Train your model
Out of the box, Buster will have a base-line performance. This baseline performance varies based on the complexity of your schema. To ensure production-ready performance, you will need to provide Buster with examples of correct question-SQL pairs.
Within a data source’s “Monitor & Fine-tune” tab, you can manage, create, and approve question-SQL pairs.
1. Ask a data question
If you’re using Buster for the first time, you can ask a data question by clicking the “New question” button. When you ask a question, Buster will generate SQL in 5-10 seconds. You can also click into previously asked questions from this tab’s table view.
2. Validate the SQL
Ensure that the generated SQL is correct and returns the correct data. If everything looks good, move to step 4. If the SQL is incorrect, move to step 3.
3. Fix the SQL
If the generated SQl is incorrect, you are able to edit it SQL directly in the code editor. You can then re-run the query to validate that it returns the correct data.
You are also able to edit the SQL by guiding Buster via the “Not quite right?” text box. This enables you to explain what is incorrect using natural language. When you send your message, Buster will attempt to fix the previously generated SQL.
4. Add it to your model
Once you click the ‘Add to model’ button, Buster immediately starts learning from the question-SQL pair. You can always come back and edit the summary question, SQL, or even remove the question-SQL pair from the model. The more pairs that you add to your model, the more performant your model will be.
Once you’ve added a question-SQL pair to your model it will be marked as ‘Added’ in the table view (found in your data source’s ‘Monitor & Fine-tune’ tab). If a question isn’t added to your model, it will be marked as “Not added”.
After fine-tuning your model, you may still encounter performance issues. This is common when when your database has lots of ‘gotcha’ moments (confusing schema names, calculations, etc that a new analyst would likely encounter).
A quick win that we see with many of our customers is simply cutting out unnecessary columns and tables that don’t answer end user questions. This reduces noise and enables Buster to deliver more accurate results.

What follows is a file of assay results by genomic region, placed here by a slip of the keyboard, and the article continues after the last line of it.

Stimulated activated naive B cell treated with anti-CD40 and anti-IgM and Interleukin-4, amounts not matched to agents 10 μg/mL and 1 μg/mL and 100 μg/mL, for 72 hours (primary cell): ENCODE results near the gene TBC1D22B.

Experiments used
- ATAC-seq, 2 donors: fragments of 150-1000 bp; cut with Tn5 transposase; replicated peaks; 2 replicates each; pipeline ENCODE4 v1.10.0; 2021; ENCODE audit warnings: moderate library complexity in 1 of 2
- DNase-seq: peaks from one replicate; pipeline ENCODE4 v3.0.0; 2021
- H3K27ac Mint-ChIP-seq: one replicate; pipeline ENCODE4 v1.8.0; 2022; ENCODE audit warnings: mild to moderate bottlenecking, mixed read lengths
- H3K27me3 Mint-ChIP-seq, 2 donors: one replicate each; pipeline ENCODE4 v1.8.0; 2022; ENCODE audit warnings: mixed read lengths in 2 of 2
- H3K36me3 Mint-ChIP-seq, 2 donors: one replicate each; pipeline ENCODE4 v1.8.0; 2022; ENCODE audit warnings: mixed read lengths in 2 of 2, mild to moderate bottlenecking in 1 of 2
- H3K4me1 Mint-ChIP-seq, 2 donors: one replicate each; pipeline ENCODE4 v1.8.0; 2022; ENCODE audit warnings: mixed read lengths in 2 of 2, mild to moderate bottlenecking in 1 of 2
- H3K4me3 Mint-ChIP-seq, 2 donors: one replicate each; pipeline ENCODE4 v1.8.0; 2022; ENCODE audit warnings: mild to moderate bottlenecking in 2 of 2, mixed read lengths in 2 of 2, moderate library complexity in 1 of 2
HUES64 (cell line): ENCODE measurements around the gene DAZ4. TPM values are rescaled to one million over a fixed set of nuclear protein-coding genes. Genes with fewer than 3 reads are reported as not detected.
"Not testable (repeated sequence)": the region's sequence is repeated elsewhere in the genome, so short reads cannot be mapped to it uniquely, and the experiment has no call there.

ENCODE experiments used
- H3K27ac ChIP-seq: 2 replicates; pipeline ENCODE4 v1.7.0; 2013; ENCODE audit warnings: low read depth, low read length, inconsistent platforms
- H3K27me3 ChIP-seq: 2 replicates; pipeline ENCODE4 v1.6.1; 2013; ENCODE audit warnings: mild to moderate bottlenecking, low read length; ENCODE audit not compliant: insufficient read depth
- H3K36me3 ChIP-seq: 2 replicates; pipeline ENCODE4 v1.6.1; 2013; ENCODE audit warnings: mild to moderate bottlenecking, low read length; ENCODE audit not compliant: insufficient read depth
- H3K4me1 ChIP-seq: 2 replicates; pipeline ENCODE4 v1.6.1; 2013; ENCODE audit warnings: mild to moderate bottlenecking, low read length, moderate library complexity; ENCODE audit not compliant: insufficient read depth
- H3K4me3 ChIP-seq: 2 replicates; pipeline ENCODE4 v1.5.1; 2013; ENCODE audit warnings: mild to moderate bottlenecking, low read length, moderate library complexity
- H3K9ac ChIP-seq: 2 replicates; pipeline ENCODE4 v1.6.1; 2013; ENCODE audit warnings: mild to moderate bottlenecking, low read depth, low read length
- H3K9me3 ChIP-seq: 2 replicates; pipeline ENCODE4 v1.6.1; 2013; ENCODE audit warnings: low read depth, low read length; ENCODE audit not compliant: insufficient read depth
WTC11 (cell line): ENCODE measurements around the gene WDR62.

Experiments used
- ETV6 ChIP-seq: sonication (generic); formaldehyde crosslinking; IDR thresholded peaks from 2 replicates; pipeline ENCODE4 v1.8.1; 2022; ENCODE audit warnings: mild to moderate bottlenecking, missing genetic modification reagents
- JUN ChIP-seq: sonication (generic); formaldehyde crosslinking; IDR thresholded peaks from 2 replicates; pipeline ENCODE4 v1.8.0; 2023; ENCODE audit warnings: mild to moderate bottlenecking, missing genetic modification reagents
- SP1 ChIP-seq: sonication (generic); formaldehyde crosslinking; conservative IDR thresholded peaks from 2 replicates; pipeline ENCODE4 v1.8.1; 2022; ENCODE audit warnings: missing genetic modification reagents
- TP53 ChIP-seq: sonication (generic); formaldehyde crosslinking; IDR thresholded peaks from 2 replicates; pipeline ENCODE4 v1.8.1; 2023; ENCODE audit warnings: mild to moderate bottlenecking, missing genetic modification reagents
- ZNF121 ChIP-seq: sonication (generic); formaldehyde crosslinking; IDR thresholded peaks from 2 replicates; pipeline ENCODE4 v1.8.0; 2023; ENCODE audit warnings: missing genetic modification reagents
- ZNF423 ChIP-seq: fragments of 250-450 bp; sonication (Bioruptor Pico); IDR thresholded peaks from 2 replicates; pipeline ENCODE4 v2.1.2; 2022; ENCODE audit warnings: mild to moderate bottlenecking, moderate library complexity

The “Debug” tab can also be helpful for identifying issues, troubleshooting, and debugging. Within the “Debug” tab you can see which tables, SQL examples, stored values, etc are being used to answer the associated data question.
Below are some common troubleshooting issues that you may encounter.
If you notice that Buster is still making incorrect joins after defining joins in the “Joins & constraints” tab, it helps to add explicit instructions to the table descriptions.
A common situation we see is when a join is theoretically correct, but results in inaccurate data. If this is the case, you should add a note to the table description that explains how the table should/shouldn’t be joined.
Misinterpreting a column
If Buster is misinterpreting a column, you should double check the column description and make sure it aligns with the data in the column.
If the description is correct, but you are still seeing issues, it doesn’t hurt to add more detail to the column description. Some examples of where that is necessary:
- If the column is an enum that has less than 10 values, you should add the possible values to the description. If they are not text type enums and there is some sort of value mapping, you should add that as well.
- If the column is a JSON or nested type, you should add the schema of the JSON to the description.
- If the column is a date, you could add the format of the date to the description.
- If the column is a numeric type, you could add the range of the values to the description.
- If any nuanced terminology exists around a column, you should include that as well.
Misinterpreting a value
End users don’t always refer to text values in your database exactly as their stored. For example, if you had the value
rd_bll_12oz in your database and users ask for that value using “red bull”, Buster would generate a query that looks like:
SELECT * FROM sales WHERE product_name = 'red bull'
If you enable Buster to store and access a column’s unique text values, Buster will be able to search through the values and find the most relevant match/pattern for the user’s question. Resulting in a query that is correct:
SELECT * FROM sales WHERE product_name = 'rd_bll_12oz'
To enable this feature, you can toggle on the column in the “Stored Values” section of your data source: Select your data source -> Stored Values -> Toggle column on
Misinterpreting the entire schema
If you have completed all the onboarding and troubleshooting steps and are still seeing performance issues, you should simplify your schema by modeling tables into more digestible views. This is rarely the case. Typically, we only see this as a solution when your schema has so many ‘gotchas’ that you could never possibly define them all.
If you are considering this as a solution, please reach out to us at: firstname.lastname@example.org